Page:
The second section explores ways towards better reporting of terror: which systems should be in place; what language journalists should use; how journalists should judge perspective and give context in a fast-moving incident; the responsibilities of the journalist to show empathy, to demonstrate discretion, and to avoid sensationalism; and the possibility of creating narratives that show the relevance of what is happening to different communities and influence policy.

The third section will look at the role of the major platforms, especially Google, Facebook, and Twitter. What impact do they have on audiences? How do they relate to the creation of journalism about terror, especially in disseminating news? Social platforms have become part of the way the public understands and responds to terror events, but their ethical, social, and editorial responsibilities are yet to be determined. The role of the platforms is evolving significantly as they become part of the news flow. How transparent should they be about their algorithms or policies that shape the flow of content? New developments, such as live video, are creating fresh dilemmas.

Journalism has a responsibility to help society cope with the threat, reality, and consequences of terrorism. The role of independent, critical, and trustworthy journalism has never been more important. Yet, the news media has never been under such pressure economically and politically. This paper seeks to add to that pressure with a plea for better reporting. This is not just a moral or academic appeal. Unless journalism responds to the challenge that issues like terror poses, it will become increasingly less valued. Improving the work of journalists is central to the news media’s survival as a vital part of a modern, democratic society.

This is neither a handbook for journalism about terrorism nor a comprehensive research study. The aim of this paper is to provoke reflection and improve the diversity and quality of journalism. This paper also has a self-conscious bias towards American and European media, partly because of the importance of this issue in the current American and European electoral cycles.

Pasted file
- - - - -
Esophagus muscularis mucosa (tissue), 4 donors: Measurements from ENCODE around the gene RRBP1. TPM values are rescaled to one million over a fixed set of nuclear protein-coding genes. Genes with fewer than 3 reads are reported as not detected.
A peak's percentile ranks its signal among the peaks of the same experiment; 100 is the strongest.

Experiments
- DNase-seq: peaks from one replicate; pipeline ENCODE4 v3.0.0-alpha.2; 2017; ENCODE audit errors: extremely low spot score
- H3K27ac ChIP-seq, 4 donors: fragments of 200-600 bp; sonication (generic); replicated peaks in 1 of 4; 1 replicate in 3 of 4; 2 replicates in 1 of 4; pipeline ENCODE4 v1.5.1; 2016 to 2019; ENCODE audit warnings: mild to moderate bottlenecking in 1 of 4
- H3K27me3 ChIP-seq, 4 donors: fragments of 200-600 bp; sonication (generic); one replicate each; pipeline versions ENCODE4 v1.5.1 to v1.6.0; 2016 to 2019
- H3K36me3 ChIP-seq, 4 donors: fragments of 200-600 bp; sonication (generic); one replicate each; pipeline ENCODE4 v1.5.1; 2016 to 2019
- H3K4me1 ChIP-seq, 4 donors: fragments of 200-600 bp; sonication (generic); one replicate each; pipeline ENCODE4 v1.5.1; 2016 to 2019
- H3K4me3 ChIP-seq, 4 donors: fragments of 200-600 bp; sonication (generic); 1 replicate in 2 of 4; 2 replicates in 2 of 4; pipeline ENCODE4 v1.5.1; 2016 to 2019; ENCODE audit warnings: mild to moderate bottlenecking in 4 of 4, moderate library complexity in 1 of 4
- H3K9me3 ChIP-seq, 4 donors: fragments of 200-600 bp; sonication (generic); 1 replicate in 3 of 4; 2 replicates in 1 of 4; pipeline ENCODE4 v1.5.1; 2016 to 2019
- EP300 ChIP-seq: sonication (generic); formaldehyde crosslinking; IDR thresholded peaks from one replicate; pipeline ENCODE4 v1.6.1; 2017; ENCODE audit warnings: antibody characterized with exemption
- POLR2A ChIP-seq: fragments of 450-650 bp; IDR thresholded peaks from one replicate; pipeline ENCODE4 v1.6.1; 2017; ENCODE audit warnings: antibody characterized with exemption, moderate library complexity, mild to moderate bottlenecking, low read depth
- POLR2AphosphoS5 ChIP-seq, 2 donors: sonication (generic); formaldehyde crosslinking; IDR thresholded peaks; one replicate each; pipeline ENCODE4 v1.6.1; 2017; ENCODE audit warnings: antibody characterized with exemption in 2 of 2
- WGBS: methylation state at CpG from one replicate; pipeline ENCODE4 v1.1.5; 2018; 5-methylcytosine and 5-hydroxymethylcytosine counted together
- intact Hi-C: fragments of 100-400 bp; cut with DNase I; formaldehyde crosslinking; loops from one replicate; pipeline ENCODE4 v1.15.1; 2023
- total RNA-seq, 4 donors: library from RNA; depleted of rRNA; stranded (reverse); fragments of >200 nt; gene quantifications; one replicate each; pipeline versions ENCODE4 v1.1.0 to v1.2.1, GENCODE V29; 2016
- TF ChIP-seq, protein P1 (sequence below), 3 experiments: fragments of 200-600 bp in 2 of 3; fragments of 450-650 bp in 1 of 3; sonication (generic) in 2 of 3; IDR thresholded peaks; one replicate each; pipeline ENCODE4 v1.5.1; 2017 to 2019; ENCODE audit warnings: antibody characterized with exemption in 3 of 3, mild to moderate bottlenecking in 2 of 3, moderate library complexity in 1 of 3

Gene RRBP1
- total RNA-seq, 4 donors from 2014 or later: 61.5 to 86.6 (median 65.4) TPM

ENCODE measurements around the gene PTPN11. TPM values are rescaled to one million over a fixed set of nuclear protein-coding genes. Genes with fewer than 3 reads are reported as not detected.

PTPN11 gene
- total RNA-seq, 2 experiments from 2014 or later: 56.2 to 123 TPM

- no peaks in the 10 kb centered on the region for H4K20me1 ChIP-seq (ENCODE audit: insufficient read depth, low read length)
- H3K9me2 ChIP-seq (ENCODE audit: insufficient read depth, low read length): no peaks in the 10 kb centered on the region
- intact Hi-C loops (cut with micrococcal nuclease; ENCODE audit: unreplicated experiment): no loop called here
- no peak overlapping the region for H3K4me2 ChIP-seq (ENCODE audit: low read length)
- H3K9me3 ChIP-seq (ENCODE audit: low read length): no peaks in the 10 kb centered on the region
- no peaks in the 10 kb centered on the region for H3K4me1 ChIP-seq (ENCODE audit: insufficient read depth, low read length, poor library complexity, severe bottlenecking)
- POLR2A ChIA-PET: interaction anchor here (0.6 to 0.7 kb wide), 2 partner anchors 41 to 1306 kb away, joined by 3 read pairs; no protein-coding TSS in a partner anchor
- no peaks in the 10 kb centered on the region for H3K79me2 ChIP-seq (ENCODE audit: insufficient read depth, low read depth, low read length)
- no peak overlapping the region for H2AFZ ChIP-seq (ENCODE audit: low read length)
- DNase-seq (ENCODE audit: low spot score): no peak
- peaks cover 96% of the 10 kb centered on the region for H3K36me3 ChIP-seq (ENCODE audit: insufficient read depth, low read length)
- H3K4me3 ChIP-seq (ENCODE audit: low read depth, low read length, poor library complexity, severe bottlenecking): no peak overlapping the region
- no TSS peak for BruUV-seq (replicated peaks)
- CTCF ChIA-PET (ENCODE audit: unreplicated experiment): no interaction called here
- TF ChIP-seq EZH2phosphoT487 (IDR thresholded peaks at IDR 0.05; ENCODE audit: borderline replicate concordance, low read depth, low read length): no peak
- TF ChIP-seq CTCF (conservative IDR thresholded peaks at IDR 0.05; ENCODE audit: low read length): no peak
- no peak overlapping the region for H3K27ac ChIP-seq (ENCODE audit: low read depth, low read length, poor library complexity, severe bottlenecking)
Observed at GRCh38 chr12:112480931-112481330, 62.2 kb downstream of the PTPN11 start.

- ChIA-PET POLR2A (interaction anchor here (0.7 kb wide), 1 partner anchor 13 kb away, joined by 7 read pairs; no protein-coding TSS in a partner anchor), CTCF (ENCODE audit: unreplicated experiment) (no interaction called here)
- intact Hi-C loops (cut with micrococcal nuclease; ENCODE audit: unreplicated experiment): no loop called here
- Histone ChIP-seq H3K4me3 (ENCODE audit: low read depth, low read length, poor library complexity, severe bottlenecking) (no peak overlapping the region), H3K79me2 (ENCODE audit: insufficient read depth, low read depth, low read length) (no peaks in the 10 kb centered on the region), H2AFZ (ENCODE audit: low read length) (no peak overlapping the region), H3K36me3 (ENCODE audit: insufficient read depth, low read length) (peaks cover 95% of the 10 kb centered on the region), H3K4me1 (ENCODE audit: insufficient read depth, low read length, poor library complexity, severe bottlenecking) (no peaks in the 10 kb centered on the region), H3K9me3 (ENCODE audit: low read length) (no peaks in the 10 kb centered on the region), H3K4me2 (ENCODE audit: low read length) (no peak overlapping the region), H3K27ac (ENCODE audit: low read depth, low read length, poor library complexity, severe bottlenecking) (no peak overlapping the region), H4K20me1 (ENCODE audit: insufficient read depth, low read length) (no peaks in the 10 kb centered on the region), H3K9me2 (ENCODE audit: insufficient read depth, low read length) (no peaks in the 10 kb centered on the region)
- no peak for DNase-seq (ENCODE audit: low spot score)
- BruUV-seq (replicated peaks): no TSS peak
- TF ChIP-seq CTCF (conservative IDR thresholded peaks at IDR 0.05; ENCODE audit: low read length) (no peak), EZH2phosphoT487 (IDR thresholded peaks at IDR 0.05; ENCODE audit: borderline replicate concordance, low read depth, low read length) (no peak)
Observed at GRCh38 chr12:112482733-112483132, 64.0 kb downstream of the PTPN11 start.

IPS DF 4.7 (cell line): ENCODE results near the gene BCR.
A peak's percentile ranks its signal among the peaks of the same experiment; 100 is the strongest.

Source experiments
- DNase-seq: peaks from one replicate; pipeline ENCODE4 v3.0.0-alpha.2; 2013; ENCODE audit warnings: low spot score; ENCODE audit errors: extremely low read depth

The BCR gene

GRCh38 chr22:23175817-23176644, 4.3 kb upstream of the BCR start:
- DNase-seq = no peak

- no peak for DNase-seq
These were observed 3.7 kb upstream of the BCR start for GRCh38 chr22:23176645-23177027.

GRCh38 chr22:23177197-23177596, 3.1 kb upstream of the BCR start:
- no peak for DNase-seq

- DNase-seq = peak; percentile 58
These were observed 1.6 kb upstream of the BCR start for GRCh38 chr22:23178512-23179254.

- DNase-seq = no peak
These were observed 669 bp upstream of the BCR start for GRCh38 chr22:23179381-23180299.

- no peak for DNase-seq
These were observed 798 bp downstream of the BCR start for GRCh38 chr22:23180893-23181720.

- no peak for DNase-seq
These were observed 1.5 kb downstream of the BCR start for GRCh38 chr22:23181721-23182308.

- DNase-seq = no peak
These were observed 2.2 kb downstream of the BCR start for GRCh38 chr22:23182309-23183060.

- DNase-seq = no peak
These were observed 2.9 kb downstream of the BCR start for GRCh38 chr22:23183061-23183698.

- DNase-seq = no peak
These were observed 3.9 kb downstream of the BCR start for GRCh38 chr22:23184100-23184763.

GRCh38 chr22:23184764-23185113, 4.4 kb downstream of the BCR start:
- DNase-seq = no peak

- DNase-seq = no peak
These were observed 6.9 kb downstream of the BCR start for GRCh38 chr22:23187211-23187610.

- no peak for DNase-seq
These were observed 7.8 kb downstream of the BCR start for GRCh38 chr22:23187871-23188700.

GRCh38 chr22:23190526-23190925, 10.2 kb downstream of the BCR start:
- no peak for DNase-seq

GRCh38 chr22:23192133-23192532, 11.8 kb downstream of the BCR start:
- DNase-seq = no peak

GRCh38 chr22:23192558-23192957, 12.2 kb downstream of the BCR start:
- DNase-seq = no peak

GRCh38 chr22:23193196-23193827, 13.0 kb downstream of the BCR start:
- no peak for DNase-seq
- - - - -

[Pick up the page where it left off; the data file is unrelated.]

Key Findings

  • There is widespread concern that the news media is reporting terror events in a way that can spread fear and confusion. Journalists struggle with the accelerating pace of the news cycle and the complicated and diverse nature of terrorism itself. Especially in the context of breaking news, they have to adapt to the speed and complexity of information flows that are increasingly influenced by the authorities, the digital platforms, and even the terrorists themselves.

Recommendations

  • News media organizations need to have detailed guidelines on all aspects of terrorism coverage. They need to deal with language, significance, and context, as well as accuracy and balance. Coverage needs to be backed up by a self-conscious iterative process that allows journalists to reflect, discuss problems and best practices, and improve. Especially for those organizations that are larger or are multiplatform, these guidelines need to be communicated widely. Coordinated internal systems, including systems such as Slack, should be put in place to make sure best practices are maintained even in breaking news or developing story situations.

Charlie Beckett is a professor at the LSE and director of Polis, the LSE’s journalism think-tank.

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Journalist, LSE media professor, Polis think-tank director. Writes about journalism, UK & global politics